Now the UFT and AFT are waist deep in this PROSE program, the one that enables huge class sizes. It's the bestest thing ever. It means, instead of that silly old contract we negotiated, we can run schools like charters. How cool is that? Maybe once the Post columnists read about that, they'll say, "Hey, those union leaders are not so bad. Maybe we should give them a shot at running the Moskowitz schools."
Only that's not the way it works. Every time you give the reformies a millimeter, they want a kilometer. That's why there are multiple suits attacking tenure. That's why the Supreme Court is now eyeing a suit intended to pretty much crush public unions as we know it. And that's why you'll find this piece, in the NY Post, ridiculing Weingarten and Mulgrew as self-serving clowns.
Basically, the piece moves from the absolutely false premise that charters are a solution to the low test score issue to the conclusion that the PROSE program emulates them. Maybe it does. And it's been bandied about as a solution to various problems by not only Mulgrew, but also Weingarten. Now here's the problem--the low test score crisis is caused NOT by the UFT Contract, but rather by high concentrations of poverty and high needs students. Charter schools tend not to take severe special ed. cases or beginning ESL students, and have various screening methods to ensure they don't just take everyone (like we do). They also dump kids and don't replace them. This system is hardly a miracle.
By being flexible we buy into the false assumption that it is the teachers and schools failing the students. That's problematic because it gives our enemies more ammunition to attack us and our schools. We also allow Post polemicists to write pieces like this, telling the public the privatization schemes are the obvious solutions. How does he thank the helpful union leaders?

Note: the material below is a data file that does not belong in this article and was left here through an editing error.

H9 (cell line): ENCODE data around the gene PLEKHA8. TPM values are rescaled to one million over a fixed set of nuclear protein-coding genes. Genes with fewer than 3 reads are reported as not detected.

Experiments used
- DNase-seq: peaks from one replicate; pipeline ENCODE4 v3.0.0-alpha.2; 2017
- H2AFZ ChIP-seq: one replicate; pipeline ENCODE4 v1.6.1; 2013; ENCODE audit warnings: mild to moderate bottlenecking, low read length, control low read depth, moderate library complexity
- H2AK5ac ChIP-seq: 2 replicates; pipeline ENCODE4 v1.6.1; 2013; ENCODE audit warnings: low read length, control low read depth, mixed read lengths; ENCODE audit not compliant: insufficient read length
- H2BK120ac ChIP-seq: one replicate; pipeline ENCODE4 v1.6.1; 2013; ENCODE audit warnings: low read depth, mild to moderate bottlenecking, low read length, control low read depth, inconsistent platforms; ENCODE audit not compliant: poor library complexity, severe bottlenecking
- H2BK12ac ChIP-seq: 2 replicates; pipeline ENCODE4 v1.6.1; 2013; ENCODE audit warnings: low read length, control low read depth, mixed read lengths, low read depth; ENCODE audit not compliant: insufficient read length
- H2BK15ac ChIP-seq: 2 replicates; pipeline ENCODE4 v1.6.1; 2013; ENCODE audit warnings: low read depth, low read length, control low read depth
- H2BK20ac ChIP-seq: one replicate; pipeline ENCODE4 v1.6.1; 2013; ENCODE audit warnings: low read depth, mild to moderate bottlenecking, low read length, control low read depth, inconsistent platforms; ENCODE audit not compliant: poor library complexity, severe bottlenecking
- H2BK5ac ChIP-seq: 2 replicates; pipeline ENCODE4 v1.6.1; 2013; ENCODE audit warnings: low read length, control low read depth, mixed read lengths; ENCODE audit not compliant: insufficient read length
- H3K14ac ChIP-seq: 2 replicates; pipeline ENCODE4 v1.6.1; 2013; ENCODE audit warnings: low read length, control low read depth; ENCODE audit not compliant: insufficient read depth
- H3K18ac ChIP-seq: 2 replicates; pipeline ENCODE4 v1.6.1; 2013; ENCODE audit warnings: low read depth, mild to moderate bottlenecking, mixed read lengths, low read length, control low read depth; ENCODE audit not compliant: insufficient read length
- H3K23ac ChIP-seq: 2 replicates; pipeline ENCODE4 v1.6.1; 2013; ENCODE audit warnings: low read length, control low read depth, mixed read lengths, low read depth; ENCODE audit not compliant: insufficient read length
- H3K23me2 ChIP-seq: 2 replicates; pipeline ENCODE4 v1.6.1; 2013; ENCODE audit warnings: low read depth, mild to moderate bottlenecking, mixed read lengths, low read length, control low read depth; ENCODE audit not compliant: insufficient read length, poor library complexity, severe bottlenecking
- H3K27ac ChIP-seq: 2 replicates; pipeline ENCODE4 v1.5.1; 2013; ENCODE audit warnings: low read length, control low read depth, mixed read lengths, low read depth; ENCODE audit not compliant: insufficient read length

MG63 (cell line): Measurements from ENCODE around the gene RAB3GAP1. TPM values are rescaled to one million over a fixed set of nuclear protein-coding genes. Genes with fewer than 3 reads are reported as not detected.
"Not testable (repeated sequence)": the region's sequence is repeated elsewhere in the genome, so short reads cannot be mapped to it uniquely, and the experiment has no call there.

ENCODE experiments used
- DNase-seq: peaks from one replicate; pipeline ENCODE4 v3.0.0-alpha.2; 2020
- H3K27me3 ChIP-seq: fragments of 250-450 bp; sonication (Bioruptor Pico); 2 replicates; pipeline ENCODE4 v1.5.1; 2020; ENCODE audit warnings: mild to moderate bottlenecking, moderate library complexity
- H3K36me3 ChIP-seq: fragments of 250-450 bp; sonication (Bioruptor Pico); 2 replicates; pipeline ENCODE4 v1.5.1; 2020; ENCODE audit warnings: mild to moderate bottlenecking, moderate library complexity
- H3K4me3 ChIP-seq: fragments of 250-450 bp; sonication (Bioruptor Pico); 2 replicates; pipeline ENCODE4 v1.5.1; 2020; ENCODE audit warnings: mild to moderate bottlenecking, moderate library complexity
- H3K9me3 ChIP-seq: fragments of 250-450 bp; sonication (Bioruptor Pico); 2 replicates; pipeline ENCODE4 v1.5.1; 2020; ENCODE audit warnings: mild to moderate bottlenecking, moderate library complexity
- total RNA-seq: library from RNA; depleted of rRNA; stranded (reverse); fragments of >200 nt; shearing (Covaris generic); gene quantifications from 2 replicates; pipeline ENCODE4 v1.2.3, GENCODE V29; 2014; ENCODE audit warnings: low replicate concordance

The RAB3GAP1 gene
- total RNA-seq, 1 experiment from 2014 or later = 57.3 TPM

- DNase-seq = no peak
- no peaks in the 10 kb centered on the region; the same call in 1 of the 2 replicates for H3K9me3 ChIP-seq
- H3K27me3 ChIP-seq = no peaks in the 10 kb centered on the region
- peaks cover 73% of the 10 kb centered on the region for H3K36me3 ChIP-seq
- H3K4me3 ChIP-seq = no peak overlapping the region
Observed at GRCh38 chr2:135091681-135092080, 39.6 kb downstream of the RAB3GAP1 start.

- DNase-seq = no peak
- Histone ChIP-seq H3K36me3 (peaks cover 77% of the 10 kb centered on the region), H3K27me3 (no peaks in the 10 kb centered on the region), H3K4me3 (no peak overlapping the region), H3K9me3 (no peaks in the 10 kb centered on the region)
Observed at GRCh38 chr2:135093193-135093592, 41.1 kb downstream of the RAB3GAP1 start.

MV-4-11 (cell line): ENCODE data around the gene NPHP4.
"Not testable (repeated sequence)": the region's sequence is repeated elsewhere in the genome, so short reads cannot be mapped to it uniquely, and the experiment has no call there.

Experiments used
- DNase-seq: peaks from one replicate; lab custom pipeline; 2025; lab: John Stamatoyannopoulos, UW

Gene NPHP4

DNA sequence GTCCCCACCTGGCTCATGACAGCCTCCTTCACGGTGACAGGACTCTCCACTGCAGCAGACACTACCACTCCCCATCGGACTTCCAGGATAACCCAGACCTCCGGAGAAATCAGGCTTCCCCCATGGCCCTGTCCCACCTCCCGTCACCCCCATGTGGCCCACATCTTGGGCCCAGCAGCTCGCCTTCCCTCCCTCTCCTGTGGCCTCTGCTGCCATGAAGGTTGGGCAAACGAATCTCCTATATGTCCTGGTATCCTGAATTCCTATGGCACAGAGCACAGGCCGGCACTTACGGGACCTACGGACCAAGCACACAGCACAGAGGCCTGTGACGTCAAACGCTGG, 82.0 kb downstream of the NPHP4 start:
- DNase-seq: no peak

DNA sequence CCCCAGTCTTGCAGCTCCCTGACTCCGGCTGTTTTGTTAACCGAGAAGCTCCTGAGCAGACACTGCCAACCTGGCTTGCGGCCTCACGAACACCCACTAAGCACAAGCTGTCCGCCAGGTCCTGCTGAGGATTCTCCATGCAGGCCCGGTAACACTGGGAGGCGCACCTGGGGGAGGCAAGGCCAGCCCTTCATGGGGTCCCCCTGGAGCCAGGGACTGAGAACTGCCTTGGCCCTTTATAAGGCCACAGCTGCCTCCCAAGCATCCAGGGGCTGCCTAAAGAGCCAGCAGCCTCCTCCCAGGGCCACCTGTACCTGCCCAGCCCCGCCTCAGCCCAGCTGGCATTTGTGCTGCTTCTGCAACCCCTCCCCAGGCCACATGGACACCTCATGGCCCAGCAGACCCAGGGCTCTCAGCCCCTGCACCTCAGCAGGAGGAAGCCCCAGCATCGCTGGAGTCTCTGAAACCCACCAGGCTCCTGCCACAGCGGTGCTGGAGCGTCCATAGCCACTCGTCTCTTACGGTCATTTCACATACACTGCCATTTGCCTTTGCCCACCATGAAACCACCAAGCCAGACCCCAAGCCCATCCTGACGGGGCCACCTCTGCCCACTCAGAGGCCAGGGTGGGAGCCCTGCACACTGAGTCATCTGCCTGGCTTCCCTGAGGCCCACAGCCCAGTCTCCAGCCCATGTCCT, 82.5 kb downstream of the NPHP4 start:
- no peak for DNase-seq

It’s not really about education, then. It’s about control — top down, contractually mandated control. Put another way, “We’re fine with innovation, as long as it’s our innovation. We’re good with bureaucratic flexibility, as long as we say it’s OK. And anybody who tries to do this without approval shall face our wrath!”
This is progress?
Thus, Weingarten and Mulgrew receive no credit whatsoever for their willingness to compromise on our Contract. The writer throws in a nice little strawman about how reformies will face the wrath of union leaders if they don't cooperate. Not only did Weingarten and Mulgrew fail to say any such thing, but the assumption they even implied it is preposterous. UFT supports charter schools and has done for years. UFT runs charter schools, though one failed rather spectacularly last year, and has even co-located them. UFT proudly brought the odious Steve Barr's Green Dot to NYC. We're up for anything! We're the cool kids! We do charters, mayoral control, co-location, two-tier due process, whatever!
Here's the thing though--whatever we do, they want more. Even when we stand up for reforminess instead of common sense, we are reviled. These people hate us and everything we stand for. We are the last bastion of vibrant unionism in these United States and they mean to destroy us. We have seen over and over that it's not only counter-productive, but simply idiotic to play nice with these folks.
Yet this is what we do, again and again. We endorse presidential candidates, and ask nothing in return. We hear our presidents say, "This candidate said this and that." And then when they fail to do this or that, when they work against us, they talk to us like Squealer from Animal Farm. "Strategy, comrades, strategy."
How many times does the strategy have to fail before we at least try out a new one?